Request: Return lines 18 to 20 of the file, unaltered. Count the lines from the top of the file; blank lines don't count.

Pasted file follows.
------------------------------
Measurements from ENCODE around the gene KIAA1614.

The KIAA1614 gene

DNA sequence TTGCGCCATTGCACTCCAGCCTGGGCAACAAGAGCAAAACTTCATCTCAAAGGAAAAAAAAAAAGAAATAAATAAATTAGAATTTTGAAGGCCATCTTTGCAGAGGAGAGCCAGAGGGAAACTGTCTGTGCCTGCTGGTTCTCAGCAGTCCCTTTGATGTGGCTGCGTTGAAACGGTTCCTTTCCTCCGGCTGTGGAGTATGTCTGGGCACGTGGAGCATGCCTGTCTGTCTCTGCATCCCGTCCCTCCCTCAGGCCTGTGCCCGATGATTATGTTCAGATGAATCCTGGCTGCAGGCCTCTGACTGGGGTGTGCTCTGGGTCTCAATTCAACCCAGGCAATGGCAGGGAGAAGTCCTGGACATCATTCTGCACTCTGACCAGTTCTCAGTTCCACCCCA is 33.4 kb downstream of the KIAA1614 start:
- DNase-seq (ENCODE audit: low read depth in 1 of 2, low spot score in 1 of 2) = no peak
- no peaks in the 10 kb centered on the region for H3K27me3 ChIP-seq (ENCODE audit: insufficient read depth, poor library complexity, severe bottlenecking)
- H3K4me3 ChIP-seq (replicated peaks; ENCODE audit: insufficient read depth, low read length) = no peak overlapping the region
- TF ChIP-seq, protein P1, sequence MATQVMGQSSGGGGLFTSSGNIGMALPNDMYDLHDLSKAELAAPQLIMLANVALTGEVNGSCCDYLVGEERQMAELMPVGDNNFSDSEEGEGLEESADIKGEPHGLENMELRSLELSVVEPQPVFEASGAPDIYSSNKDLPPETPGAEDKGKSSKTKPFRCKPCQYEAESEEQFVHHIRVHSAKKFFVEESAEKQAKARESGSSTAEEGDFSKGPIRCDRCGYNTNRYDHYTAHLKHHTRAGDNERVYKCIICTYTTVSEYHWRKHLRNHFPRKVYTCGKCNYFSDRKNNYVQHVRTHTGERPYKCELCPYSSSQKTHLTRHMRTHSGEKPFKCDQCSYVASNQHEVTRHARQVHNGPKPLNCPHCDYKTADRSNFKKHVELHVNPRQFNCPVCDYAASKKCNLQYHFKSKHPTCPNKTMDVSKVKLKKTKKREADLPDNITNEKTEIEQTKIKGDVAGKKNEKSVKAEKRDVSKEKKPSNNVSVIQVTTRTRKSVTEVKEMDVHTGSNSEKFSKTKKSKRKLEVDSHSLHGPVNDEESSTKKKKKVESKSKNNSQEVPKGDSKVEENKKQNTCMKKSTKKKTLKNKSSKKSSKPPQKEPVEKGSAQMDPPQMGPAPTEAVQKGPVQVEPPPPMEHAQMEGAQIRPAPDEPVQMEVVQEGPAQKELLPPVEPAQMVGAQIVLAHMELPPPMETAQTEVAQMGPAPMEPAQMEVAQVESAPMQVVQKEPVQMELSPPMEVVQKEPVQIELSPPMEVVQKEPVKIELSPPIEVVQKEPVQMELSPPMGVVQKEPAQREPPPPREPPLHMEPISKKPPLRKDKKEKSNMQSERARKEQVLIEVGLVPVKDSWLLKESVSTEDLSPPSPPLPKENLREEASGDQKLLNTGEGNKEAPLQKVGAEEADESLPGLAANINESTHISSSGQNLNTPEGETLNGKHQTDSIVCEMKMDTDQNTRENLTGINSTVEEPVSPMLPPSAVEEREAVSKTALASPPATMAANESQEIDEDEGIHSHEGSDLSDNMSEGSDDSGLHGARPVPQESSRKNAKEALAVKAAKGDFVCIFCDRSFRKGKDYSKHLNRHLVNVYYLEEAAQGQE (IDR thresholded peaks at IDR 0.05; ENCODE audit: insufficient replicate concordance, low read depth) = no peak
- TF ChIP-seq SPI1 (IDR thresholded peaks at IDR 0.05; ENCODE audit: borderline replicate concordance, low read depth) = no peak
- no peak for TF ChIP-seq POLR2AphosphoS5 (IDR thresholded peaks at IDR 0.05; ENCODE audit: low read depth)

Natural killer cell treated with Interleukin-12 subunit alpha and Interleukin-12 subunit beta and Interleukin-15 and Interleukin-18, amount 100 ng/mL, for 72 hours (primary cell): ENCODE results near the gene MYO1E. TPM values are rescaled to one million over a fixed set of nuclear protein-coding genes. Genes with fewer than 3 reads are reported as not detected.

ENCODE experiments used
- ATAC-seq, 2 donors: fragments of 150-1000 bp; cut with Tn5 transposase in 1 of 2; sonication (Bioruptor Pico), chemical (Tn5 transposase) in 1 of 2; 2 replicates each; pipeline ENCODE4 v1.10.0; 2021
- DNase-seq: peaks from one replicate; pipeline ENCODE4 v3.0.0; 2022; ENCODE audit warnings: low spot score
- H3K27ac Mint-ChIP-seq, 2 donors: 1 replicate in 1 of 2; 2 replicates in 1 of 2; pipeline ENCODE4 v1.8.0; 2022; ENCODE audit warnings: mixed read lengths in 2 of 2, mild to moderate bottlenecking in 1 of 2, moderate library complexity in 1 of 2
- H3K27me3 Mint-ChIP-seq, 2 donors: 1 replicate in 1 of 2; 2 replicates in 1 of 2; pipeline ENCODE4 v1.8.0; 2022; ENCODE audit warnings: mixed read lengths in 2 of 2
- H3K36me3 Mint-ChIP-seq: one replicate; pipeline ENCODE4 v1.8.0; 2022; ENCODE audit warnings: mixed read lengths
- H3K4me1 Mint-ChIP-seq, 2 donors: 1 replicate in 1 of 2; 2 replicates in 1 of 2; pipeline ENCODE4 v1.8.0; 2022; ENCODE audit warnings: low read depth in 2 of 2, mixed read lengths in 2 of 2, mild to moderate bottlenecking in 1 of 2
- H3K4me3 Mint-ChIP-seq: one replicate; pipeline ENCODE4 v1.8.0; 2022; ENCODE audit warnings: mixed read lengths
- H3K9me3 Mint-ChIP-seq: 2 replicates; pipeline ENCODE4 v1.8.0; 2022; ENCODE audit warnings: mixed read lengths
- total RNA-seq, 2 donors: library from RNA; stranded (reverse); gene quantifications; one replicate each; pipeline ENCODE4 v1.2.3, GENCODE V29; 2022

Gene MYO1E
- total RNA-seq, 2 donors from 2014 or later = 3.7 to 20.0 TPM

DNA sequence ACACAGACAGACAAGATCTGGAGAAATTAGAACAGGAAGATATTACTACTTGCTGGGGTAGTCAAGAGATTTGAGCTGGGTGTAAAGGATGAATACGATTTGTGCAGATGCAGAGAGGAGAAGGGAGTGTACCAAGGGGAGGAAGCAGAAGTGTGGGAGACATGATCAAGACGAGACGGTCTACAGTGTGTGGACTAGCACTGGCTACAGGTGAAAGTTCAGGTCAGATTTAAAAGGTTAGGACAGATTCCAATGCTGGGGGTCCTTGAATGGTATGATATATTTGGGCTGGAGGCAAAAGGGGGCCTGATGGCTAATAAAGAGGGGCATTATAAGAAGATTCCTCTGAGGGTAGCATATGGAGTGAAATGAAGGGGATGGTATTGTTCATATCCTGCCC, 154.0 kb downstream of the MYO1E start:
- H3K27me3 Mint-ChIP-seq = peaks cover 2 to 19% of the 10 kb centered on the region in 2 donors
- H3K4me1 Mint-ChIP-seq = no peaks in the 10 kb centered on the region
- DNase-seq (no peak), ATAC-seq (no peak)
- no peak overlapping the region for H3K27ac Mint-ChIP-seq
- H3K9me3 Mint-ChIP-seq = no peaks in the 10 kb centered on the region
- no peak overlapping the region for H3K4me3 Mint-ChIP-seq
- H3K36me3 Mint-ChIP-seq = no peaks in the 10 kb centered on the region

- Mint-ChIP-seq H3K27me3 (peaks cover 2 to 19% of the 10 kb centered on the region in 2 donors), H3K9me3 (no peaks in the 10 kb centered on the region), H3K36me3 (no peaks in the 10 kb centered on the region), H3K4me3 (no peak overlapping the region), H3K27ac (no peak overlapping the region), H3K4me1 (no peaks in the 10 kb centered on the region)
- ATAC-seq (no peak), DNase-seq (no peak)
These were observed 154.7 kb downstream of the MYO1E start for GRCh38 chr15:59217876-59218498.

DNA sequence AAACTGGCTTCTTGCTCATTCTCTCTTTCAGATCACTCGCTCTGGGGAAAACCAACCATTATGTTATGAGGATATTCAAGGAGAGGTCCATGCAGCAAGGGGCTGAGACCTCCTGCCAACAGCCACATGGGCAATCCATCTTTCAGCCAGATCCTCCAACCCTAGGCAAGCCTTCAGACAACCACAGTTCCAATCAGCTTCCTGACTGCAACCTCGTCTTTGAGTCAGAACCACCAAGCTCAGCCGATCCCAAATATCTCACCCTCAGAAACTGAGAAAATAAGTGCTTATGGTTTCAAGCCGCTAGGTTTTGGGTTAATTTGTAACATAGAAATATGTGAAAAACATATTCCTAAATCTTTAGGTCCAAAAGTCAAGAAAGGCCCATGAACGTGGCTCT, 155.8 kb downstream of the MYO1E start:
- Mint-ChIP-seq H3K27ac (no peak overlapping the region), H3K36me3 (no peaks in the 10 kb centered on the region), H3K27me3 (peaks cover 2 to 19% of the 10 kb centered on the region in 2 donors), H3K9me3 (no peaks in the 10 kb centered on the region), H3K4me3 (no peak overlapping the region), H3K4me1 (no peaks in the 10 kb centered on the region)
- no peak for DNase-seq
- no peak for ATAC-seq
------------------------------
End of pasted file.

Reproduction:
- H3K4me3 Mint-ChIP-seq: one replicate; pipeline ENCODE4 v1.8.0; 2022; ENCODE audit warnings: mixed read lengths
- H3K9me3 Mint-ChIP-seq: 2 replicates; pipeline ENCODE4 v1.8.0; 2022; ENCODE audit warnings: mixed read lengths
- total RNA-seq, 2 donors: library from RNA; stranded (reverse); gene quantifications; one replicate each; pipeline ENCODE4 v1.2.3, GENCODE V29; 2022